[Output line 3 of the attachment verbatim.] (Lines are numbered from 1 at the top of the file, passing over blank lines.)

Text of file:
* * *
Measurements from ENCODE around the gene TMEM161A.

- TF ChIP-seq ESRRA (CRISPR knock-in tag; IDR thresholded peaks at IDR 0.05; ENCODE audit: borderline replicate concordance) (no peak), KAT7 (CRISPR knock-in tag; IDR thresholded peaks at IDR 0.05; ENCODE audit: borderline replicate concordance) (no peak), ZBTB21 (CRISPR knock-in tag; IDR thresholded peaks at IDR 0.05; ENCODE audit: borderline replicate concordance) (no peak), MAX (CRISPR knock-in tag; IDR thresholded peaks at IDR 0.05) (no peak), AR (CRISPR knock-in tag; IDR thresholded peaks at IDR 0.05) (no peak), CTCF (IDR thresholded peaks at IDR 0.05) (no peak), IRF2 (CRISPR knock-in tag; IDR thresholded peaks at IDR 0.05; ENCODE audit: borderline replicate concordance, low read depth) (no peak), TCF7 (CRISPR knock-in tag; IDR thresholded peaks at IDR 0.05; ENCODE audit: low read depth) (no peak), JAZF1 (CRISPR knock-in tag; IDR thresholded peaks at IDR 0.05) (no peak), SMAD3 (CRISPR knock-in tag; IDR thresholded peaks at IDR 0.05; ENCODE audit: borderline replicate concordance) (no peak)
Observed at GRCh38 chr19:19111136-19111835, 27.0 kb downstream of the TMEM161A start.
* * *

Observed at GRCh38 chr19:19111136-19111835, 27.0 kb downstream of the TMEM161A start.